With the holidays soon upon us, we asked NYC pastry chef of-the-moment Natasha Pickowicz to share three of her all-time favourite cookbooks (great for gifting) and one foolproof recipe, perfect for spreading joy any time of year. And, as part of our new Women In Food series, we’ve also gathered her insights on being a “career changer”, managing hospitality teams in the time of #MeToo and on loving her (almost) zero tech home. Read her advice here.
My Favourite Cookbooks
- Simple French Food by Richard Olney
“He was a gay writer from Iowa who expatriated to Provence in the ’70s and had this fabulous estate where chefs and writers from Paris and New York would fly in, like Julia Child and Paul Bocuse. They would congregate at his house and have these debaucherous feasts. This book documents a lot of these very traditional French recipes, but what always spoke to me about that book was how his voice comes through so clearly in the writing. He’s a little cantankerous, a little bit grouchy, and he has an incredibly sly sense of humor, a little bossy. I loved that. It’s a style that I don’t feel like I see as much anymore, where recipes are written like prose, in full sentences, and not steps. There’s a certain lyricism to that kind of writing that I always really, really liked, and it’s a classic, classic book.”
- Brooks Headley’s Fancy Desserts by Brooks Headley
“This book is less of a compendium of recipes and more a punk-rock manifesto about how he got into restaurants, which is not through culinary school. He was a musician so there are all these fun tidbits and tales of how he got into the business.”
- Chez Panisse Desserts by Lindsey Shere
“This is one of my pastry bibles. Lindsey Shere was a pastry chef under Alice Waters for quite a while in the ’80s into the ’90s. The focus is on the writing and on the language and on the information and the recipes. There are no photos, it’s all witty drawings, a bit like New Yorker-style cartoons and illustrations within the book. I appreciate the willingness to not seduce people with the images. It’s a super useful book that is packed with information and techniques.”
Vanilla–Brown Butter Sablé Cookies
“I love timeless pastries that look classic but conceal a few secrets. A golden disc of this sable may appear plain, but a single bite triggers waves of subtle textures and surprising richness.”
200g granulated white sugar
18-20oz unsalted butter 2.5oz powdered sugar
5g kosher salt
16g good quality vanilla extract
18oz all purpose white flour
Finishing salt and extra sugar for baking
In a deep medium-sized pot, melt out the butter over medium heat. Swirl the pan as it comes up to a boil. The butter will heavily foam and then as the milk solids begin to separate and caramelize, the foam will burn off. At this point keep a close eye on the butter so it doesn’t burn.
Once the milk solids are a deep golden color, remove the pan from heat and turn out into a bowl set into a larger bowl full of ice, being careful to scrape all of the flavorful milk solids from the bottom of the pot into the bowl.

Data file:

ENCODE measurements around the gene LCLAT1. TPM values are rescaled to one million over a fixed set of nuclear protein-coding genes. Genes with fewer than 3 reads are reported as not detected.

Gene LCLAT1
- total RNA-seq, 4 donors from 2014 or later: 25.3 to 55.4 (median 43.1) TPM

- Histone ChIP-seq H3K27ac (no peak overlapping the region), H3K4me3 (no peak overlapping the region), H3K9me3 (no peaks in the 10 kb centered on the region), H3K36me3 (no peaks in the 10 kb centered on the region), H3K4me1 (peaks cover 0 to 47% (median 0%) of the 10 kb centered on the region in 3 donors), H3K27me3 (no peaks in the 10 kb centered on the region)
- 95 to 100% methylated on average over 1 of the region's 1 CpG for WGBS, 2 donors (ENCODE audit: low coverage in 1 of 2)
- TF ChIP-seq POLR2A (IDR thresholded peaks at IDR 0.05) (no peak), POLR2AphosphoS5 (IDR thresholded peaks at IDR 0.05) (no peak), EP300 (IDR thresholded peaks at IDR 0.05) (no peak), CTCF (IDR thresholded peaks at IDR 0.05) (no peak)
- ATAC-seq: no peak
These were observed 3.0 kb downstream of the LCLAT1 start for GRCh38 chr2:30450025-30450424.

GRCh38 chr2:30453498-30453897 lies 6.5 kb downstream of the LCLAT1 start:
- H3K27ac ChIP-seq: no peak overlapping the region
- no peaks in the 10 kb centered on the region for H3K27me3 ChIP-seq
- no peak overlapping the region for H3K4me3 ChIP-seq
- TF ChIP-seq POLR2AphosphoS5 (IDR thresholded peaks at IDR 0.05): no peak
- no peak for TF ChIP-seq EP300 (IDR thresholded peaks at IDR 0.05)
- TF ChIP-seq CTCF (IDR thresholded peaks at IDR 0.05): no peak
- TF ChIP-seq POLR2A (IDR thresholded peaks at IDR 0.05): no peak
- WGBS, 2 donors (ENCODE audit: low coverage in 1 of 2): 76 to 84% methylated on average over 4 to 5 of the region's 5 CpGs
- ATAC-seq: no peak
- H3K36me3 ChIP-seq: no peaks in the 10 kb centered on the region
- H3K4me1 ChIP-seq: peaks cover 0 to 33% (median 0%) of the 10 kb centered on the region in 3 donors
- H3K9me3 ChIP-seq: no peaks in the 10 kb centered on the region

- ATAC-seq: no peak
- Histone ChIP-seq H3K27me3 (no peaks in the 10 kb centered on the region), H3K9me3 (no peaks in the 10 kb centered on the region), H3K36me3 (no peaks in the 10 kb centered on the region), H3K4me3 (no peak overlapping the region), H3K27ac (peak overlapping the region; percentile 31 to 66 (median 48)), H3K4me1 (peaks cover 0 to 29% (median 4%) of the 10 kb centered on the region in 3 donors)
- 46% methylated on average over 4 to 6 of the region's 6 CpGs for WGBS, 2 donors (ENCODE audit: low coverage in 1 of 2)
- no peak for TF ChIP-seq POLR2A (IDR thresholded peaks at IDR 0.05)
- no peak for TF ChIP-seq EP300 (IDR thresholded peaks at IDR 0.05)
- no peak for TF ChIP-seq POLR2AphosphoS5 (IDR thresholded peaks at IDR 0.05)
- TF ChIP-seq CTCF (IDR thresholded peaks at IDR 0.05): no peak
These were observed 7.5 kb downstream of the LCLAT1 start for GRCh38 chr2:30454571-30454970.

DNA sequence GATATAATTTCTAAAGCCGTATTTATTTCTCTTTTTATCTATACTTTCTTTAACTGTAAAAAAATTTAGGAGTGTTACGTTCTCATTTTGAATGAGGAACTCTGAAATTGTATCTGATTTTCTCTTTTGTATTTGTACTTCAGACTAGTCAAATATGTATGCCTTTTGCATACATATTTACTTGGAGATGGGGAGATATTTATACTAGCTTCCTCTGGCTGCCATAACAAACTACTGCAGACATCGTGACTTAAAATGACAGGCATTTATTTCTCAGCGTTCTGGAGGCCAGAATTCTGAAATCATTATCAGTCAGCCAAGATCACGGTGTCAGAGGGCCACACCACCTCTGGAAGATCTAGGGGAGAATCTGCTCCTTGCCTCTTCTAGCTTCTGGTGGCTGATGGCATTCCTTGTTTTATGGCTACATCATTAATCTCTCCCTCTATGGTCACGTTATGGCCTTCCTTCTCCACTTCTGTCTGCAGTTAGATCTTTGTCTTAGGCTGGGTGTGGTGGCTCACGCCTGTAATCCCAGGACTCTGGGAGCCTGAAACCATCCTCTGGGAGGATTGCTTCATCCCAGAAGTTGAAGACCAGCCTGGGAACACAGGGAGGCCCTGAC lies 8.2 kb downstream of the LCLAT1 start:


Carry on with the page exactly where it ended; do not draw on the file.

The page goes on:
Set the butter aside and let cool completely. (You can do this overnight or in advance). The butter should completely resolidify into a block, as it will then have to temper again for creaming into the cookie. Reweigh the butter before cubing for the cookie mix as the overall weight prior to browning will be greater.
Scale out 16oz brown butter (there may be an ounce or two extra). Let temper until softened and elastic to the touch but not greasy or melting out.
In a stand mixer bowl fitted with a paddle attachment, cream together the brown butter, powdered sugar, and granulated sugar until combined and smooth. Do not aerate. This cookie has a delicate crumb and the butter and sugar needs only to be just combined until emulsified and no more.
With the mixer on, add the yolks one by one, scraping the bowl as you go to assure it mixes evenly. Add the vanilla bean and paddle to combine.
Sift the flour and kosher salt into the creamed mixture and gently paddle to combine. Do not overmix!
Remove the dough from the mixer bowl and gently shape into a ball in the center of a piece of parchment paper. Place another piece of parchment paper on top. Using a rolling pin, gently smooth out the cookie dough until it is one sheet 1cm tall.
Transfer to a cookie sheet and let rest until completely chilled, at least 1 hour. After the dough is chill, it can be cut or punched into small circles 3” across. Do not let dough temper for the neatest look when baking.
The cookies can be frozen at this point – and actually bake best from frozen.
When ready to bake, preheat oven to 350 degrees. Paint the edges of cookies in a bit of whisked up egg whites, and roll the edges of the cookie in granulated sugar. Sprinkle the center of cookies with a bit of crushed grey salt.
Place cookies 4” apart on a baking sheet lined with parchment and non stick baking spray. Bake from frozen until cookies are just set in the center and beginning to lightly color around the edges, about 8-10 minutes. Do not overbake! Cookies should not be crisp but have a melt-in-your-mouth texture.
Main image credit: Johnny Miller
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